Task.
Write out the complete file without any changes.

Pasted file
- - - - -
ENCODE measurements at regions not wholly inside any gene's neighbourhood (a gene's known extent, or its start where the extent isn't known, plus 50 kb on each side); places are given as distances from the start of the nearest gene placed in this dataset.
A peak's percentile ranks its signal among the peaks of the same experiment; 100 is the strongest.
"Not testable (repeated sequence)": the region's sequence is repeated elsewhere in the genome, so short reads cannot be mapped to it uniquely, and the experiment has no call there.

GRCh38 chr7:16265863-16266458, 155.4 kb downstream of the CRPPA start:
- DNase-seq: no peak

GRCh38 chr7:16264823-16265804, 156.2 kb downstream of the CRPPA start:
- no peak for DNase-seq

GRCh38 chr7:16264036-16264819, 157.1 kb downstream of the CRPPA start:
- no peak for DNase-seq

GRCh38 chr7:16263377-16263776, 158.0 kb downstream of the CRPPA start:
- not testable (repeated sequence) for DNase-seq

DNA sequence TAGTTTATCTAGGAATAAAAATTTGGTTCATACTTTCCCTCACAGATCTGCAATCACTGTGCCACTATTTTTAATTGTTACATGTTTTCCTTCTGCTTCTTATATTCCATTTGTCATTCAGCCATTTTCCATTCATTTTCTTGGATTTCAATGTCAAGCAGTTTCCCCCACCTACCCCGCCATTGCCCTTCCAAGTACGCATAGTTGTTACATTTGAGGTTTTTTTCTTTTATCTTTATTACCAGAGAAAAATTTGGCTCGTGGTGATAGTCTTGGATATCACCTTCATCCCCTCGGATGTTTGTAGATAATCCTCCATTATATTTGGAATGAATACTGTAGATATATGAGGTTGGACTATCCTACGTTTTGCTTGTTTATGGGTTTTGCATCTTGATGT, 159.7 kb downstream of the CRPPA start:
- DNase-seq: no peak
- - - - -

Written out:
ENCODE measurements at regions not wholly inside any gene's neighbourhood (a gene's known extent, or its start where the extent isn't known, plus 50 kb on each side); places are given as distances from the start of the nearest gene placed in this dataset.
A peak's percentile ranks its signal among the peaks of the same experiment; 100 is the strongest.
"Not testable (repeated sequence)": the region's sequence is repeated elsewhere in the genome, so short reads cannot be mapped to it uniquely, and the experiment has no call there.

GRCh38 chr7:16265863-16266458, 155.4 kb downstream of the CRPPA start:
- DNase-seq: no peak

GRCh38 chr7:16264823-16265804, 156.2 kb downstream of the CRPPA start:
- no peak for DNase-seq

GRCh38 chr7:16264036-16264819, 157.1 kb downstream of the CRPPA start:
- no peak for DNase-seq

GRCh38 chr7:16263377-16263776, 158.0 kb downstream of the CRPPA start:
- not testable (repeated sequence) for DNase-seq

DNA sequence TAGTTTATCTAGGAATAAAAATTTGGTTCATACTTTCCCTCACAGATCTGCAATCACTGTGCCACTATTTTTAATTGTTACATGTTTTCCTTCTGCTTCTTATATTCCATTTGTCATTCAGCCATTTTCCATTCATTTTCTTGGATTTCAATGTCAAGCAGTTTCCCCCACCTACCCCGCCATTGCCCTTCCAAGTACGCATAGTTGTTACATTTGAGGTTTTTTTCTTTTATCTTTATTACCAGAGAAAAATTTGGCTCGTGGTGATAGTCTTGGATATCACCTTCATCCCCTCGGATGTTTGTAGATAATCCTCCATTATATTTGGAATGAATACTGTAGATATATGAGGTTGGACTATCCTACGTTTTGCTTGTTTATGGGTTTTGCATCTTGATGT, 159.7 kb downstream of the CRPPA start:
- DNase-seq: no peak